In essence, the current leasing strategy undertaken by the JV is designed to act on the confidence 88E has in its assets, whilst striking a balance with available capital required to complete flowback and production testing at Icewine#2 in the first half of 2018.
88E currently has circa US$14.6 million in cash for a planned work program estimated to cost between US$8 million and $US10 million. It also has US$22 million in cash receivable from the State of Alaska vs a debt of US$16.5 million.
Importantly for 88E, internal modelling suggests that Project Icewine’s HRZ target is similar to Tier 1 shale plays including Eagle Ford in Texas.
The Eagle Ford was the most prolific shale play in the US, producing billions of oil – and over 1 million barrels a day at its peak at the end of 2013 – not a bad play to emulate.
The right convention
The Alaskan North Slope has been a happy hunting ground for oil explorers, with Caelus Energy, Armstrong, Repsol and ConocoPhillips all tasting success on conventional plays.
Aside from the exploration of its unconventional play, 88E has not ignored the conventional potential of its acreage to hold large oil resources.
The green labels on the map below indicate significant discoveries of conventional oil, including 15 billion barrels discovered by Prudhoe Bay in the 1960s – the largest conventional oil pool in North America. It also indicates 88E’s positioning relative to Oil Search’s acquisition of Armstrong:
Over 4 billion barrels have been discovered in a new conventional plays on the North Slope in the last two years, the most recent being the discovery of 1.2 billion barrels of recoverable light oil by Armstrong and Repsol, at Horseshoe, just 43 kilometres at its closest point to Project Icewine.
The following table shows a summary of 88E’s conventional oil leads:
The numbers are solid and if 88E can prove up its assets, it could join its neighbours in harbouring one of the most prolific discoveries in the region.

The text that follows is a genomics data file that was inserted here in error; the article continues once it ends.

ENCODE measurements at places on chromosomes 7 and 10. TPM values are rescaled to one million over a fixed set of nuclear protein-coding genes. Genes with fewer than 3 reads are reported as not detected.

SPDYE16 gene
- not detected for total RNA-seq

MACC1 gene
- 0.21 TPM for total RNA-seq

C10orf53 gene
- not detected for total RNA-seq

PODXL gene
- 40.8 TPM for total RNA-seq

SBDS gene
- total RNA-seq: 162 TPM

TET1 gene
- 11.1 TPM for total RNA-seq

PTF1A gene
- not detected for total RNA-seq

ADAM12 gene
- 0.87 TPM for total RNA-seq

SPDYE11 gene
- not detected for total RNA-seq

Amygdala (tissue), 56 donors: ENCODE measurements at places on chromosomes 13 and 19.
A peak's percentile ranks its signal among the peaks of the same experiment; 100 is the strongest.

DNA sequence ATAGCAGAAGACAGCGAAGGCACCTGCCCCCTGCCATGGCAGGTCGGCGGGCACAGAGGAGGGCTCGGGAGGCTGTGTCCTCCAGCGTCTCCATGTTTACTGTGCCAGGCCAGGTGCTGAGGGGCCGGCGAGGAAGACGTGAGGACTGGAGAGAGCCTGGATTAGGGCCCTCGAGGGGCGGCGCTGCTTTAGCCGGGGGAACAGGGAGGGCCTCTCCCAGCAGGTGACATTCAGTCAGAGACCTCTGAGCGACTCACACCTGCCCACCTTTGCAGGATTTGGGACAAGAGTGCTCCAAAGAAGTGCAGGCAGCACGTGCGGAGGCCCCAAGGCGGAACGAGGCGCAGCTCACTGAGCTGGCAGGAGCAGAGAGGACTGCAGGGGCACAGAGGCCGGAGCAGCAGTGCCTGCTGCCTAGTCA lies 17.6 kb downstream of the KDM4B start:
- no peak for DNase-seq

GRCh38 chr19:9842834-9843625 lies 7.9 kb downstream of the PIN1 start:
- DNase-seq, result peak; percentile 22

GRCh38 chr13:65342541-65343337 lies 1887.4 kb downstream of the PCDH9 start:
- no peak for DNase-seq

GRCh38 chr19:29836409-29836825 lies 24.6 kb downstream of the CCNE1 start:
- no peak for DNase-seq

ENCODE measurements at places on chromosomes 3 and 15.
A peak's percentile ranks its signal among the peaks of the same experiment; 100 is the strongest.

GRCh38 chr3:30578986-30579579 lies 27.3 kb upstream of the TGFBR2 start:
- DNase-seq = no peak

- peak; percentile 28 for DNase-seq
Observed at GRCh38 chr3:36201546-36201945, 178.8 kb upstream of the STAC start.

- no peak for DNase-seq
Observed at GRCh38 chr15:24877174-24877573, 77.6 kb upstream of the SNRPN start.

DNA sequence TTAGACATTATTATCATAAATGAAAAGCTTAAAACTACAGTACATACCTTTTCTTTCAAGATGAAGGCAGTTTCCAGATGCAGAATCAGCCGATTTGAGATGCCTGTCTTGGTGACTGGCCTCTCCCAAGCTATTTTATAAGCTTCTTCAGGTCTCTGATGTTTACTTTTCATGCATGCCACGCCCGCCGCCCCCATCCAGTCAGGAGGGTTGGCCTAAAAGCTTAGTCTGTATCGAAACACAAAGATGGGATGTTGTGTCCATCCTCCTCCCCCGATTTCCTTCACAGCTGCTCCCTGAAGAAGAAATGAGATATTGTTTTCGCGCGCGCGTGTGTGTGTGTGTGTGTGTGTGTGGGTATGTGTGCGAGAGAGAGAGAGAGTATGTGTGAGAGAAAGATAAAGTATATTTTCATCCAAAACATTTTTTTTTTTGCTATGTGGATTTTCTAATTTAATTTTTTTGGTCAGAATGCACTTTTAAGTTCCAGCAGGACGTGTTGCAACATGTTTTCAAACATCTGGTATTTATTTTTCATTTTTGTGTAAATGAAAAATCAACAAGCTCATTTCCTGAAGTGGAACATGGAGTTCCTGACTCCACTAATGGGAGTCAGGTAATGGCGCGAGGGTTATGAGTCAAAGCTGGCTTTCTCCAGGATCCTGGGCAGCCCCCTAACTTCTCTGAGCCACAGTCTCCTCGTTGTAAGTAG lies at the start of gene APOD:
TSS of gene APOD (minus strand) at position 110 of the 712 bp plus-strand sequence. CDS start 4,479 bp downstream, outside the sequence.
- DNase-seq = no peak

88E has identified five key leads that have been prioritised for early maturation from which future likely drilling candidates will be selected.
3D seismic acquisition in March 2018 will seek to sharpen up these leads into fully fledged drill targets.
The macro outlook
Activity in the region looks to be occurring just as the oil price has picked up.
Here’s how oil prices have been tracking since early 2016:
The graph above shows oil recovering to trade between $40-60 for the past year. Recently, the price of Brent Crude hit a two year high. Sentiment suggests this will remain steady through 2018.
Of course commodity prices do fluctuate and caution should be applied to any investment decision here and not be based on spot prices alone. Seek professional financial advice before choosing to invest.
This cautious positivity provides a good backdrop for oil companies and investors to start looking at the market again.
But where should investors start looking for oil?
Given the numerous discoveries over recent years, the North Slope of Alaska must come into consideration.
Recent big conventional oil discoveries have been made by Armstrong and Caelus, with Oil Search potentially sparking a flurry of M&A activity on the back of those discoveries.
Where else in the world is presenting numerous oil discoveries of this magnitude?
Given the region it is exploring in, it seems like 88E could well be in the right place at the right time here.
With plenty of cash in the bank and a clear exploration schedule ahead of it, it’s shaping up to be a big 2018 for 88E.